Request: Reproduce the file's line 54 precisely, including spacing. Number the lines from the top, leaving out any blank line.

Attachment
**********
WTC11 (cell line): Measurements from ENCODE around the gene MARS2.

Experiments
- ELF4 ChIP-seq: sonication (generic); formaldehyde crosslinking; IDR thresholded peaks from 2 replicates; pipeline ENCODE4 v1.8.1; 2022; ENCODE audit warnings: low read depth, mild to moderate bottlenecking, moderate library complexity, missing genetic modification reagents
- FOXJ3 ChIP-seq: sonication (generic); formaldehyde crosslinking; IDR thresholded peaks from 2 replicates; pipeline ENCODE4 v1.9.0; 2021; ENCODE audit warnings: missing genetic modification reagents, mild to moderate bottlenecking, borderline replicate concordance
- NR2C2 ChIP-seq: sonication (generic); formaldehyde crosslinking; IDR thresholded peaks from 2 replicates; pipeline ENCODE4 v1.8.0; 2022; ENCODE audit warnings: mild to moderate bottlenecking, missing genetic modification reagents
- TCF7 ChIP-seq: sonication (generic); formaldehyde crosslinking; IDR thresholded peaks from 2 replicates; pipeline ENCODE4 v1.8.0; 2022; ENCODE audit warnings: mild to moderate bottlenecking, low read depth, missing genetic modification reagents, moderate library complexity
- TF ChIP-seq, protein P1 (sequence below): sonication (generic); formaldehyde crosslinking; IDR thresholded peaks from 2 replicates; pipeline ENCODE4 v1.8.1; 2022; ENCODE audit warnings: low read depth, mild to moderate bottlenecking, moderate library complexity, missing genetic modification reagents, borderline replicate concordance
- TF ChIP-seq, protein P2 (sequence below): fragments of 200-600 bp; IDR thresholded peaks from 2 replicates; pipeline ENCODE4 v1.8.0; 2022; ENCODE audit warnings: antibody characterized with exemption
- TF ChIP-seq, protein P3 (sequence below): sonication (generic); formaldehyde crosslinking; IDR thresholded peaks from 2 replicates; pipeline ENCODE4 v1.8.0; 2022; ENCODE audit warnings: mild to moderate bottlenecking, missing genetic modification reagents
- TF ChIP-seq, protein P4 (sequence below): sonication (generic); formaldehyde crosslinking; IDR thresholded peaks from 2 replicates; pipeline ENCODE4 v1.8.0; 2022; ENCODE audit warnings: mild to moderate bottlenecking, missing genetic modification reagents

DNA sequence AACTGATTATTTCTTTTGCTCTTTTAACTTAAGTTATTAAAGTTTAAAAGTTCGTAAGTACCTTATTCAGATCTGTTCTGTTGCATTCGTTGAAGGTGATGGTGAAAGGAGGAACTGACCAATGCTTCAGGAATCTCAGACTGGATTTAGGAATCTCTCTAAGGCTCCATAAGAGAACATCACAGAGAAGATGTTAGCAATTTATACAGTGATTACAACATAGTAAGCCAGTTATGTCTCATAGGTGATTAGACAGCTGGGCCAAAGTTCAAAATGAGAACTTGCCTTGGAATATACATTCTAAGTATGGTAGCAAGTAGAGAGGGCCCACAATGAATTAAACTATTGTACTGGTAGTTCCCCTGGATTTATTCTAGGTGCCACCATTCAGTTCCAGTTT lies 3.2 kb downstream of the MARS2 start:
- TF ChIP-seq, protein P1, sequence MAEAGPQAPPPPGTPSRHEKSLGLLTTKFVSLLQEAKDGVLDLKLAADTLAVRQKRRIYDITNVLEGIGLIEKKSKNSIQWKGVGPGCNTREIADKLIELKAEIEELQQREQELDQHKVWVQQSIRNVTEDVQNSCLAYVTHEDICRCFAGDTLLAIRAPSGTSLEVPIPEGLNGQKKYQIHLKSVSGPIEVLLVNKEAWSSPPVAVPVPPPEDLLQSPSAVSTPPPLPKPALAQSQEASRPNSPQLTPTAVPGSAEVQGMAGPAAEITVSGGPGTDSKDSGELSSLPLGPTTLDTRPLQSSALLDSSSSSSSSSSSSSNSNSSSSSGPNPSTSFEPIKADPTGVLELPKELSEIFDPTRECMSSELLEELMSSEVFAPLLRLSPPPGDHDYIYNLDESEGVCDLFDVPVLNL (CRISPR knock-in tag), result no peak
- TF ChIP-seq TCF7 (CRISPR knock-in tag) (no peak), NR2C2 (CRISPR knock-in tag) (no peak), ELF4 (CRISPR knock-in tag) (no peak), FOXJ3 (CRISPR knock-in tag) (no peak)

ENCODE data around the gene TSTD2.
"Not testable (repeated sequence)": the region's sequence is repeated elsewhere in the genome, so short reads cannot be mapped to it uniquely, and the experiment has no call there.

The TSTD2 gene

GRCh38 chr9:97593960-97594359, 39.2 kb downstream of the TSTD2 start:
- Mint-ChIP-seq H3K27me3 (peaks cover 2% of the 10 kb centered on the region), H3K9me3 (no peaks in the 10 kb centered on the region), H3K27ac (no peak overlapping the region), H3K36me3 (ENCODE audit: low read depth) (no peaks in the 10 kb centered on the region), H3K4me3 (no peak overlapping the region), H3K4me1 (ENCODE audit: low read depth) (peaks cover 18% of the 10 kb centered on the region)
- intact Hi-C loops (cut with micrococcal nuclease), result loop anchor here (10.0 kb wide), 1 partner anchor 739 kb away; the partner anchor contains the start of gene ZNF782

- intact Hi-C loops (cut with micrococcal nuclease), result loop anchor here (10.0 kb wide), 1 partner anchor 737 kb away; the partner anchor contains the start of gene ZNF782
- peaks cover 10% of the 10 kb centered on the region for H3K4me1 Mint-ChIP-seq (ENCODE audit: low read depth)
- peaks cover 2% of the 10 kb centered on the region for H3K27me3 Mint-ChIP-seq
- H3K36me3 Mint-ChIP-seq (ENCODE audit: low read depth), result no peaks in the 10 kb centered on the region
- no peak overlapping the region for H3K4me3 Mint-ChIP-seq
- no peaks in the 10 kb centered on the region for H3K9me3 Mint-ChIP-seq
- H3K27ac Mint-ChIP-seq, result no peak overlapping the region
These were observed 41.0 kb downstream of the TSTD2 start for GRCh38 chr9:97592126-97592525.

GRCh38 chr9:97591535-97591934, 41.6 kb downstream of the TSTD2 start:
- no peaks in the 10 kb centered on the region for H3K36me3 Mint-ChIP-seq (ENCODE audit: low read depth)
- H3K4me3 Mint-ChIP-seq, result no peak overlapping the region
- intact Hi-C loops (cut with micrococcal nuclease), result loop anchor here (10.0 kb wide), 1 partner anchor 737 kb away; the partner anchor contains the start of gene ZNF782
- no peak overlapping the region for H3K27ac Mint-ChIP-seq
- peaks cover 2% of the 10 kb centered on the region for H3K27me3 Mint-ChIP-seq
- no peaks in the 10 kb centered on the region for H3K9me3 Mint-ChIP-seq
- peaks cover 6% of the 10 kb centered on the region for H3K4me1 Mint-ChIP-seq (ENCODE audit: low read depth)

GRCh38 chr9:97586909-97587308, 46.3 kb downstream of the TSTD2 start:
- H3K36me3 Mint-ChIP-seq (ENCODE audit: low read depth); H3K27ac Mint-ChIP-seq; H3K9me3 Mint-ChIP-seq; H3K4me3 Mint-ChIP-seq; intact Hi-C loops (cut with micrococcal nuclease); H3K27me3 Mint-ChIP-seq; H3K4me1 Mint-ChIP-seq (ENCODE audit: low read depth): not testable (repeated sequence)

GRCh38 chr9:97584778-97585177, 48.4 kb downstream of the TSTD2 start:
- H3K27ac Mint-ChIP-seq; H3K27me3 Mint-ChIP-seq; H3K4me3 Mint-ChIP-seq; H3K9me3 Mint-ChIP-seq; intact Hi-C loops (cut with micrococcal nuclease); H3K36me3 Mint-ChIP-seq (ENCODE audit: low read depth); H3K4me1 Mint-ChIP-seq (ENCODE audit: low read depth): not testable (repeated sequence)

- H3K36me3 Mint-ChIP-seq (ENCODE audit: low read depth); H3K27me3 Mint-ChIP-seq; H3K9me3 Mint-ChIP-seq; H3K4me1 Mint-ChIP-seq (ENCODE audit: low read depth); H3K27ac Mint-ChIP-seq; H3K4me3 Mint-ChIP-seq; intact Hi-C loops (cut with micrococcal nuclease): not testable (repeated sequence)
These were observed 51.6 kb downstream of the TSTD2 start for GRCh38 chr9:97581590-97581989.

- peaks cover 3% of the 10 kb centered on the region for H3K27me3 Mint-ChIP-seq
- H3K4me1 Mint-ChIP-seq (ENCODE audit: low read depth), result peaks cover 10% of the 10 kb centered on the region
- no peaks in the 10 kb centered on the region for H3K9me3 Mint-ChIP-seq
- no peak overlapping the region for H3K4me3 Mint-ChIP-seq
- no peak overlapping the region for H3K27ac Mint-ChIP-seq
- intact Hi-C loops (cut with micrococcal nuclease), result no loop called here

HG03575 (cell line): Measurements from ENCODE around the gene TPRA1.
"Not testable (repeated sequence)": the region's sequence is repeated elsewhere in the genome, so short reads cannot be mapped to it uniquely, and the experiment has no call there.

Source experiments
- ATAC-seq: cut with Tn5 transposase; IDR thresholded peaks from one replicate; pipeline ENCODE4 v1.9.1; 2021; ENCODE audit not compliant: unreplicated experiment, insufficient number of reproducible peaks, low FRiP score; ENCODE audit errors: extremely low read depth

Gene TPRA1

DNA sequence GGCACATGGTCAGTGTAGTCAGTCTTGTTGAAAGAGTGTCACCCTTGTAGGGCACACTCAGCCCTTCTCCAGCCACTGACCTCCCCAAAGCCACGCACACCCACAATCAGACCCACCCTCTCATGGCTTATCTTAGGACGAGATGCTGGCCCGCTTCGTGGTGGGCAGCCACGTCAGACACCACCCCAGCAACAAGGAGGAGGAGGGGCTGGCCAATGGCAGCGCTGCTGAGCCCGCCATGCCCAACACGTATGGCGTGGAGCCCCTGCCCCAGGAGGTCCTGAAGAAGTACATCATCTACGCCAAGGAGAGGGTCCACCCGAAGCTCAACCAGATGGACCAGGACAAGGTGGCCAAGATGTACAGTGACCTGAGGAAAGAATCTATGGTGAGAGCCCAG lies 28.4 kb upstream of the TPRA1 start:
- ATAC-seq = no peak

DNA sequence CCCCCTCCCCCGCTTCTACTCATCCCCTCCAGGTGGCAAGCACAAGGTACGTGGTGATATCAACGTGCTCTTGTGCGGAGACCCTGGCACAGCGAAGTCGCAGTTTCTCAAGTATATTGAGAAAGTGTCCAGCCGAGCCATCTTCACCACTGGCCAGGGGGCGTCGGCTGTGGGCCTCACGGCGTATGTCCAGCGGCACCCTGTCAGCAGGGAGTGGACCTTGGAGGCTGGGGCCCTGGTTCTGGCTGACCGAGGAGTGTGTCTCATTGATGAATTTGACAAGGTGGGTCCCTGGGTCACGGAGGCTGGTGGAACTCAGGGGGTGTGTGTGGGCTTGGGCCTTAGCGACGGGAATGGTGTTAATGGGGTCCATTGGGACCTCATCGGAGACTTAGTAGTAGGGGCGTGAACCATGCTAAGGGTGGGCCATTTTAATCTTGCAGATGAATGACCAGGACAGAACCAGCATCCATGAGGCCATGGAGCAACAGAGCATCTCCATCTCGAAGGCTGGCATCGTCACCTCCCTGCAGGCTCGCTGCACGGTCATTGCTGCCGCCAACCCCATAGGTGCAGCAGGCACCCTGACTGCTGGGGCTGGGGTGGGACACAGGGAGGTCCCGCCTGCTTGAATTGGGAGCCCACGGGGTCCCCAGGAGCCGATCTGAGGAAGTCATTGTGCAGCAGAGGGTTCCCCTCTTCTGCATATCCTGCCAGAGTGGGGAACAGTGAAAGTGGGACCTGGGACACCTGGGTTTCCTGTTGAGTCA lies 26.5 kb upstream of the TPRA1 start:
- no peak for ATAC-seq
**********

- ATAC-seq = no peak